Nurses' Care During labor: Its Effect on the Cesarean Birth Rate of Healthy, Nulliparous Women

Authors

  • Tari G. Radin PhD, RN,

    Corresponding author
    1. Tari Rudin and Dorothy Hanson are from the Women and Infants Service, Good Samaritan Regional Medical Center, Phoenix, Arizona. Judith Harmon is from Arizona State University, and Principal Perinatal Nursing Resources, Tempe, Arizona.
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  • Judith S. Harmon MS, RN,

    1. Tari Rudin and Dorothy Hanson are from the Women and Infants Service, Good Samaritan Regional Medical Center, Phoenix, Arizona. Judith Harmon is from Arizona State University, and Principal Perinatal Nursing Resources, Tempe, Arizona.
    Search for more papers by this author
  • Dorothy A. Hanson MA, RN

    1. Tari Rudin and Dorothy Hanson are from the Women and Infants Service, Good Samaritan Regional Medical Center, Phoenix, Arizona. Judith Harmon is from Arizona State University, and Principal Perinatal Nursing Resources, Tempe, Arizona.
    Search for more papers by this author

Address correspondence to Tari G. Radin, PhD, RN, P.O. Box 156, Columbia, MD, 21045.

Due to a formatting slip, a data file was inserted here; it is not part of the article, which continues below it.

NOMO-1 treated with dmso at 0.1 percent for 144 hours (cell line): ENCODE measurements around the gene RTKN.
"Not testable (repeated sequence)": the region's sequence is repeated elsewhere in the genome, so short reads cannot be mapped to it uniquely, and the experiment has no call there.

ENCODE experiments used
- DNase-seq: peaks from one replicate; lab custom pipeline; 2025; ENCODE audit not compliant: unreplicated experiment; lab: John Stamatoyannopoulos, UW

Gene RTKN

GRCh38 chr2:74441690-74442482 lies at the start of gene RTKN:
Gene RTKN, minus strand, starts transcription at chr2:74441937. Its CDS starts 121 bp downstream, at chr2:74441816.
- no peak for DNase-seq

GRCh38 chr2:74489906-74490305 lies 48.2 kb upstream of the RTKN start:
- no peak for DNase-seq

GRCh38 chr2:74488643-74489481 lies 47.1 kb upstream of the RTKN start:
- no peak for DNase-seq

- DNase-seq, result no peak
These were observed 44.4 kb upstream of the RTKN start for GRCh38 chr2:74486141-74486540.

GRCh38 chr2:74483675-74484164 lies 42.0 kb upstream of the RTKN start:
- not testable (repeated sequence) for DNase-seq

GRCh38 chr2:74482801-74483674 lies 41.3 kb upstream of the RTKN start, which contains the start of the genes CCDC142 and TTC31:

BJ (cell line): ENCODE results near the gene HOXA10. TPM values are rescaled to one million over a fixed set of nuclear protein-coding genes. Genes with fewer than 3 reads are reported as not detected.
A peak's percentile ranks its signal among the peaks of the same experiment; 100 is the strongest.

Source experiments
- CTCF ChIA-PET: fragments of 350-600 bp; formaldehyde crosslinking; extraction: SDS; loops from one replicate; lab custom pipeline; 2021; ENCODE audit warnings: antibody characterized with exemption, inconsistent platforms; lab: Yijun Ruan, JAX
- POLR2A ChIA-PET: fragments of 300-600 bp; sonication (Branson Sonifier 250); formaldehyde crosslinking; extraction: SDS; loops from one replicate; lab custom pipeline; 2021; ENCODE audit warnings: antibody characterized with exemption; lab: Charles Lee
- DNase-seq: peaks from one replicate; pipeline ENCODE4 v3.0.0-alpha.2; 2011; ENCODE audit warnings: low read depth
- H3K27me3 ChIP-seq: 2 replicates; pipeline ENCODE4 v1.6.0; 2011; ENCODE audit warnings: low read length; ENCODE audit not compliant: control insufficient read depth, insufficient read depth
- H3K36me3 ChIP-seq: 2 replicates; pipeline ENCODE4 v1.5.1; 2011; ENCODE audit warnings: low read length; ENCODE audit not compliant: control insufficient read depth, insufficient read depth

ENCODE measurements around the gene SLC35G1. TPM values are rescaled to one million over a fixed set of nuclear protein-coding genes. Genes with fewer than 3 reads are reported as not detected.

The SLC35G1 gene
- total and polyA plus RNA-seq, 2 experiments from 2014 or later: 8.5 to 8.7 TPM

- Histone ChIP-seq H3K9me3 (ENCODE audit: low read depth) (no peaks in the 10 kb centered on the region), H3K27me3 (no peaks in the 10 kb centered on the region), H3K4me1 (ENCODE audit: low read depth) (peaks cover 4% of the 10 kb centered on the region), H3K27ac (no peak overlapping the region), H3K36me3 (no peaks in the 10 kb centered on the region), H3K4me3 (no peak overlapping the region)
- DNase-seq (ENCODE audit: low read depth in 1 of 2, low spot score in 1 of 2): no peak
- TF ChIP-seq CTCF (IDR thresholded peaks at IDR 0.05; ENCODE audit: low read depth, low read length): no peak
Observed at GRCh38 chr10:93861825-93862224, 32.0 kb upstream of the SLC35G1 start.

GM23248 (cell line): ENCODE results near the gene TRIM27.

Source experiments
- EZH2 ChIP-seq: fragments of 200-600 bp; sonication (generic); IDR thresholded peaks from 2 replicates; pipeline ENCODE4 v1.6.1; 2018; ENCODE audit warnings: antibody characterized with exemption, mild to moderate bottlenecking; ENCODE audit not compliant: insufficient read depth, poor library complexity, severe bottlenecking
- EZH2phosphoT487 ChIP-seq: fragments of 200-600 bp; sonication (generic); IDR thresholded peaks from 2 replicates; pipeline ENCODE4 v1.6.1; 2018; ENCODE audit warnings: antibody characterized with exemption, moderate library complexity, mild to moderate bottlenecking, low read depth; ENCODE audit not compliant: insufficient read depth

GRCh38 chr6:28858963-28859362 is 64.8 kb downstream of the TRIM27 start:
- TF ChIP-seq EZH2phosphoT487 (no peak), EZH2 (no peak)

ABSTRACT

This retrospective study was designed to determine the influence of nurses' care during labor and delivery on the cesarean birth rate of healthy, nulliparous women. Labor and delivery nurses in a large, nonprofit hospital were grouped according to the cesarean birth rates of their healthy, nulliparous patients in spontaneous labor. Large differences in cesarean birth rates between nurses in the lowest quintile (near 4.9%) and the highest quintile (near 19%) were not explained by differences in maternal age and gravidity, attendance of mother at childbirth class, insurance status, reliance on public assistance, physician who attended labor, use of epidural anesthesia, augmentation of labor, dilation when the nurse assumed care, infant weight, or gestational age. In multivariate analysis, the elapsed time between when the nurse assumed care and birth was significantly shorter for patients of nurses in the lowest quintile of cesarean birth rate (4.4 hrs) compared with patients of nurses in the highest quintile (5.6 hrs). The former were also less likely to have forceps used to assist vaginal delivery than the latter (13% vs 26%). Nurses in the lowest quintile of cesarean birth rates were more likely to use a form to record psychosocial data than nurses in the highest quintile (35% vs 15%). The study suggests that nurses' care during labor is an important factor influencing cesarean birth rates.

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